Letter: Deciding ‘higher and better' when it comes to land use
North Dakota has the strongest law in the United States on restoration of mined farmland, but the state Supreme Court’s Coal Lake ruling threatens to make it a dead letter.
The court upheld the Public Service Commission’s decision that recreation was a “higher and better” use for 86 acres of mined land than raising crops.
The coal companies think up these alternatives and so far the PSC has given its blessing to all of them — golf courses, dirt bike tracks, shooting ranges, waste disposal pits.
Adding these to what’s considered a “higher and better” use exempts the coal company from meeting farm productivity standards.
Falkirk Mine had not gained bond release on a single acre of agricultural land for 35 years when it applied for the Coal Lake change — a fact the administrative law judge prevented from being entered into the hearing record.
It was like giving a good performance review to an employee who does nothing but call in sick.
Back in the 1970s there was a vigorous in-state debate over whether strip mining should be allowed in North Dakota.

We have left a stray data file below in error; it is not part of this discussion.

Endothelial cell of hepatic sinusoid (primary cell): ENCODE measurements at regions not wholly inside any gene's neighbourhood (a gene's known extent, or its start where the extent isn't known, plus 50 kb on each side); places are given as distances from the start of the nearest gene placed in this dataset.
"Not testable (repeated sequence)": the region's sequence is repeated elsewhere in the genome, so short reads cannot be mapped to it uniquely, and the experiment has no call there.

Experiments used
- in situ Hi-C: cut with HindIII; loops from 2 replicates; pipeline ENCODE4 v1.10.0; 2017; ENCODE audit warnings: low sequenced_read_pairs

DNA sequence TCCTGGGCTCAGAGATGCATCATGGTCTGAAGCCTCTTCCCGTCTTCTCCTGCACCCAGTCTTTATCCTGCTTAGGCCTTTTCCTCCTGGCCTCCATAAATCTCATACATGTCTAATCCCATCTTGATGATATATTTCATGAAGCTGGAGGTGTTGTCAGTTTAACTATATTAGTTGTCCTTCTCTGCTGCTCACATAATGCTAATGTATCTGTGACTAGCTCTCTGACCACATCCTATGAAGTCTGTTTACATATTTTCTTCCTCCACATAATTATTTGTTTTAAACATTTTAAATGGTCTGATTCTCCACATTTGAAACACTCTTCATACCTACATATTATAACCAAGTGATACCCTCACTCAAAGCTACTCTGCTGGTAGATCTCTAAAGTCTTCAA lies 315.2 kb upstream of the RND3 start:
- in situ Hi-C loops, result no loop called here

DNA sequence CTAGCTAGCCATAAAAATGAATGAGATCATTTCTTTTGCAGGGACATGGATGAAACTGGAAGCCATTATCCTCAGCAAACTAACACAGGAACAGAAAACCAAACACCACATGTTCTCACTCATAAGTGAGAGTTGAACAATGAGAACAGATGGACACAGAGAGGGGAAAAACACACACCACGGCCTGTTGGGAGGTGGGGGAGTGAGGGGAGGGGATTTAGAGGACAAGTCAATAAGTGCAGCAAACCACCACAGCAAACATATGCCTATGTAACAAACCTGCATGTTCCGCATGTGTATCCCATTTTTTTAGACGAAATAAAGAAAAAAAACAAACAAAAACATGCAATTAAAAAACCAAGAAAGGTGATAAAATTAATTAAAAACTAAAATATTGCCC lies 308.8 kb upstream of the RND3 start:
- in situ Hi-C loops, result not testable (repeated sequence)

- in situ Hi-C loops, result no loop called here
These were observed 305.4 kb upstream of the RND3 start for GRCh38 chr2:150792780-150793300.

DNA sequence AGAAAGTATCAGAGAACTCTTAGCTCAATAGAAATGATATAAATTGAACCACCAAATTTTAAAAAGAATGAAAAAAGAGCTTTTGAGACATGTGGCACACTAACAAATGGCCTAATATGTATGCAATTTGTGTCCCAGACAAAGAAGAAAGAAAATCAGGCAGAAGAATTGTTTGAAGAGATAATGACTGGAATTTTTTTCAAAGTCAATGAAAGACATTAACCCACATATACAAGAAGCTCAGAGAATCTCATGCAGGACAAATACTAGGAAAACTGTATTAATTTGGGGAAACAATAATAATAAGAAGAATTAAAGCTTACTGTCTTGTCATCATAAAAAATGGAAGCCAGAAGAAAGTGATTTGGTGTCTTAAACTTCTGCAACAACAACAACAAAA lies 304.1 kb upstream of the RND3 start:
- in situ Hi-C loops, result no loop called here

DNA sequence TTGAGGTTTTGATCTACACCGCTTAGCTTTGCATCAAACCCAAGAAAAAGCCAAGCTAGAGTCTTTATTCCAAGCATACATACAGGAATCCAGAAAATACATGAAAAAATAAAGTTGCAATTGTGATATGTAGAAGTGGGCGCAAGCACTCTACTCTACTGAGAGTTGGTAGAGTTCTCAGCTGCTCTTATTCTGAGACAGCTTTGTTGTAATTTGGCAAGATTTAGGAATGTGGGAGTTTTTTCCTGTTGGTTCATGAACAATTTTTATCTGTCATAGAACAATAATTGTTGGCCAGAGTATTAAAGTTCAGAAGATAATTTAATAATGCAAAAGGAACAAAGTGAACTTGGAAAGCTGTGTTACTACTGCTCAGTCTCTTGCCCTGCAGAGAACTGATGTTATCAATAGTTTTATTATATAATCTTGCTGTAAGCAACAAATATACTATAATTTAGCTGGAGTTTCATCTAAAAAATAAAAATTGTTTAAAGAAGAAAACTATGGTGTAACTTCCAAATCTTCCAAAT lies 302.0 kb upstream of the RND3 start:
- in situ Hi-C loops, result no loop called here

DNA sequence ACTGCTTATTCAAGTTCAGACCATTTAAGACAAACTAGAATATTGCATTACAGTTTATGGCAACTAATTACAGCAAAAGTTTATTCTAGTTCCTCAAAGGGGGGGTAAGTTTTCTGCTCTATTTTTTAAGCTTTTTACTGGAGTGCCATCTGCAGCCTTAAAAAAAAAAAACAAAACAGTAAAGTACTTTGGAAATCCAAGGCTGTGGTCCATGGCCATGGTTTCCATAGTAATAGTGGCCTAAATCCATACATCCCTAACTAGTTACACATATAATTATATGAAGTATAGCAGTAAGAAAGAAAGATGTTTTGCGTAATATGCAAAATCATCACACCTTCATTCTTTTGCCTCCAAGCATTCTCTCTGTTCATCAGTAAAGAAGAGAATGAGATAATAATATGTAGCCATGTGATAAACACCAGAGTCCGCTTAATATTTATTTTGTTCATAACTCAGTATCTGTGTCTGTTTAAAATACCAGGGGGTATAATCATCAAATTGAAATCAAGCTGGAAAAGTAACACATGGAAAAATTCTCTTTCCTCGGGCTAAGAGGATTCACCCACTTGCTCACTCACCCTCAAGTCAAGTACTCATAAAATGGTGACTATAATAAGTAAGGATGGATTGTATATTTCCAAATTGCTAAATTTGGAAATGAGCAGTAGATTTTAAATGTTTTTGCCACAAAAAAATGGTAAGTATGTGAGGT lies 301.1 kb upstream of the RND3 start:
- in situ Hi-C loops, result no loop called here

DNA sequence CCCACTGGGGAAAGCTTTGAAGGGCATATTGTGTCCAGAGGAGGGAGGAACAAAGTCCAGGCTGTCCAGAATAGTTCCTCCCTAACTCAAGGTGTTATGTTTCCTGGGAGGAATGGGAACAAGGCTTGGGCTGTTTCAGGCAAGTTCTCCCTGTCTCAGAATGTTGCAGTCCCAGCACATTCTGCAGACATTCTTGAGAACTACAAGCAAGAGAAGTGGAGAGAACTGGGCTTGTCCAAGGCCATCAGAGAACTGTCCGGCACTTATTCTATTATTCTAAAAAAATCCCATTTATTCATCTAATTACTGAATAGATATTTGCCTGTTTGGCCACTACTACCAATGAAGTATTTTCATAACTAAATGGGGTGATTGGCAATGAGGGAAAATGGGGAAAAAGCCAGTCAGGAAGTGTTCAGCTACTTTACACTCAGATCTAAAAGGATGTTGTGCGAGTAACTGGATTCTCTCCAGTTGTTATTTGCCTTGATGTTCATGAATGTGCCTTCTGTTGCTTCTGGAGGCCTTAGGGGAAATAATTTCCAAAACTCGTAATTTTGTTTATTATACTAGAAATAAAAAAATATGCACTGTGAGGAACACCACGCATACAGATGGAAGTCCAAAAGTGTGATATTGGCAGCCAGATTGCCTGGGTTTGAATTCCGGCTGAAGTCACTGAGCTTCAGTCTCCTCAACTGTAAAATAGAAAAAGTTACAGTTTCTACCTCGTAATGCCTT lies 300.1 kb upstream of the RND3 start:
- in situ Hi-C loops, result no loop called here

There was consensus that mined land must be returned to full agricultural productivity, and North Dakota passed a law requiring 100 percent of pre-mining productivity on all mined land used for agriculture — which was nearly all of it.
Legislative leaders understood that coal was a one-time harvest, and that agriculture was the state’s bread and butter. We couldn’t afford to trade away wheat production for the entire 21st century and beyond in order to dig up coal for a single, temporary use.
The Coal Lake decision negates that logic and is an insult to farmers across the state.
It’s also an ominous precedent as North Dakota moves deeper into the oil boom.
There are no federal laws on reclamation of land used for oil installations. State law relies on bonds to assure that abandoned sites are cleaned up, but bond amounts are too puny to be effective. State leaders have predicted up to 70,000 additional oil wells in North Dakota.
Counting just the well pad, that’s probably 300,000 acres of disturbed land, more than 469 sections, or about 13 townships — a good share of a county.
If our state has a good coal reclamation law but won’t enforce it, what are the prospects for farmers to make a living by farming and ranching after oil’s brief one time harvest?
Gene Wirtz, Underwood